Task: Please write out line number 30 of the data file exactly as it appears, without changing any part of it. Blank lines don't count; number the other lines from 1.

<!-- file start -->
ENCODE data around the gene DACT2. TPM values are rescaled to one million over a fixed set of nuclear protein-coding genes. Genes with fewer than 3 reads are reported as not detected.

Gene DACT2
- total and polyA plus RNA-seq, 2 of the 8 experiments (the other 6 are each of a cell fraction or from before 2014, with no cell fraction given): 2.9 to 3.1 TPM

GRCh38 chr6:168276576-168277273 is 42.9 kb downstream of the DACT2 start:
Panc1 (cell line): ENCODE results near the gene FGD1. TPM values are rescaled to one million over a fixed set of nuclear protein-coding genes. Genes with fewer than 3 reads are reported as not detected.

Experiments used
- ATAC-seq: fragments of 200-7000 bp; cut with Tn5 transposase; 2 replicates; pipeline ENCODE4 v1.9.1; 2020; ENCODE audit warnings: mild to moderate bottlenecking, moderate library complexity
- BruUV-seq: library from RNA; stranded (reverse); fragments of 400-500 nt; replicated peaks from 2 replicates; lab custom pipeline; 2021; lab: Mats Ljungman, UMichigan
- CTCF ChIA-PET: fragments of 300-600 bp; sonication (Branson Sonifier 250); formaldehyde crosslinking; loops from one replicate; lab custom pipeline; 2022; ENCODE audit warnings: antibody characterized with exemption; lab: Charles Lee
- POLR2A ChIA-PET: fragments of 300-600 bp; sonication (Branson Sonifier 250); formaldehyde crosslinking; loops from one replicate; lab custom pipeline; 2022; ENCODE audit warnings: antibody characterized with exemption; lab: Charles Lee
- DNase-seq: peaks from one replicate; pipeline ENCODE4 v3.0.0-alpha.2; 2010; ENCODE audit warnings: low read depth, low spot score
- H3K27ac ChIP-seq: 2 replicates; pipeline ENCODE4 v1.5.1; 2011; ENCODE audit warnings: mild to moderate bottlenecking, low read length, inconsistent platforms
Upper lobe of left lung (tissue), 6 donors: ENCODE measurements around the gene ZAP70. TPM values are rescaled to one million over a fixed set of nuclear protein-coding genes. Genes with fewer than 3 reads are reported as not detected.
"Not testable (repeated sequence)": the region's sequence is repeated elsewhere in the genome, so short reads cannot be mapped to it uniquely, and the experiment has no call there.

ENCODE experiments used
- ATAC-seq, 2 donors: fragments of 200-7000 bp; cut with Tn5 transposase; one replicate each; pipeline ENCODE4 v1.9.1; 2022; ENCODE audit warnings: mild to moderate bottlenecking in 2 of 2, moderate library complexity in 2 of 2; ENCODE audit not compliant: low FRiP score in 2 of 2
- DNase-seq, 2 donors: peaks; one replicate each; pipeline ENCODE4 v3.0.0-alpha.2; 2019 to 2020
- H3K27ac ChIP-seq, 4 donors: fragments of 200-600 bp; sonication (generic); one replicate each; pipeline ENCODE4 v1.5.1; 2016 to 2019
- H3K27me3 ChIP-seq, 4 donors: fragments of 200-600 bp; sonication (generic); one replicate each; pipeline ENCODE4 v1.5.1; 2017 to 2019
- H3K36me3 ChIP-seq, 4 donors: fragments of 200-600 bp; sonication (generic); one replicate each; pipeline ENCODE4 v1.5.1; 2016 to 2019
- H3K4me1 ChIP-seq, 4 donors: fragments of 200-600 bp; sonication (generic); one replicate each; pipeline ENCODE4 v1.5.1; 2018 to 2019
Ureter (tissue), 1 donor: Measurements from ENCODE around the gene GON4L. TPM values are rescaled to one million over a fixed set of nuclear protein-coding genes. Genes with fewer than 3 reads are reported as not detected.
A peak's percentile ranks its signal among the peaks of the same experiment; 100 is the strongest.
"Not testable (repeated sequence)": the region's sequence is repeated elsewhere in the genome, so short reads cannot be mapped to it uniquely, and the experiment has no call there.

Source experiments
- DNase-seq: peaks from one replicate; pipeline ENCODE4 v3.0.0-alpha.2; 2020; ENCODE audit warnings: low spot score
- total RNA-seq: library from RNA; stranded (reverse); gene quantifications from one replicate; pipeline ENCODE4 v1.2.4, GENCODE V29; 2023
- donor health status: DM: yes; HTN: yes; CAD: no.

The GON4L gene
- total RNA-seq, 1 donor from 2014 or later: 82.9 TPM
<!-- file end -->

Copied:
- total RNA-seq, 1 donor from 2014 or later: 82.9 TPM